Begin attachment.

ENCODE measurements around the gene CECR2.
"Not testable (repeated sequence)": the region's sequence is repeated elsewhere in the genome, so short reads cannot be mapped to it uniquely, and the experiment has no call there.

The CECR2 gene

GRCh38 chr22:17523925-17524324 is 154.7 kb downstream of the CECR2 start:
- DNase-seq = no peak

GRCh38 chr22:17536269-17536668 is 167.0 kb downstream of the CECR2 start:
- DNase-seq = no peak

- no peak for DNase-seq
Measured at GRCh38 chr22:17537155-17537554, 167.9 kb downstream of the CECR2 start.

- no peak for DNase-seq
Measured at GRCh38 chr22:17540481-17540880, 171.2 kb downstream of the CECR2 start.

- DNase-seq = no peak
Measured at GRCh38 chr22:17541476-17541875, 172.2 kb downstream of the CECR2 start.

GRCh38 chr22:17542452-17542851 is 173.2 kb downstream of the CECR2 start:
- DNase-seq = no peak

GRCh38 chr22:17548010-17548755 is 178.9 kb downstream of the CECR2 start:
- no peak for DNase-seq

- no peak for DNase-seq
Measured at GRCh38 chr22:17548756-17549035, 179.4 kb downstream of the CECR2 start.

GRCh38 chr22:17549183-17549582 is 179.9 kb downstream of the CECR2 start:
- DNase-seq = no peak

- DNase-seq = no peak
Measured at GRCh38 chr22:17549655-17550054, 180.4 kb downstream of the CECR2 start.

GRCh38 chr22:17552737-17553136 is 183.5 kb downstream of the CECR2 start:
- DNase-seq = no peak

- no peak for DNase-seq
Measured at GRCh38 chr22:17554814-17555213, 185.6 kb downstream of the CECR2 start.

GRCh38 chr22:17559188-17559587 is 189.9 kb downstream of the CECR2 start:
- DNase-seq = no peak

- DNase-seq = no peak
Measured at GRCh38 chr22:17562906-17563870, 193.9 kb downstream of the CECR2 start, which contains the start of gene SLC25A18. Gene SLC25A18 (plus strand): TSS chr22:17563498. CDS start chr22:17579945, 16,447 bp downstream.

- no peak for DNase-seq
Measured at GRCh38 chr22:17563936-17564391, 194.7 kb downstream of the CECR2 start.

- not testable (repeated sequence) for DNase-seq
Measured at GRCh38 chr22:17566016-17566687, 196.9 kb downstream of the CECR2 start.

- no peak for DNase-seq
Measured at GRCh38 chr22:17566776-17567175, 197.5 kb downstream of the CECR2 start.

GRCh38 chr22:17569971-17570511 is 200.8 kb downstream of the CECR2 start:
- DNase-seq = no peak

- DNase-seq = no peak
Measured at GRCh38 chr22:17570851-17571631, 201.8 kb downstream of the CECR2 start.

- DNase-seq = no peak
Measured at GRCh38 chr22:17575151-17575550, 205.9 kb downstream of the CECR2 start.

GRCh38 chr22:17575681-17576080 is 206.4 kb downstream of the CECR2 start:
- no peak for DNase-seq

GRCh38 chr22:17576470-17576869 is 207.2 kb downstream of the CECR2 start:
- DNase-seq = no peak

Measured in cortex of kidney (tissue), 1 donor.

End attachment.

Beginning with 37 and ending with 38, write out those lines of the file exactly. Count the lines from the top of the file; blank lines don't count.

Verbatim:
Measured at GRCh38 chr22:17566776-17567175, 197.5 kb downstream of the CECR2 start.

GRCh38 chr22:17569971-17570511 is 200.8 kb downstream of the CECR2 start: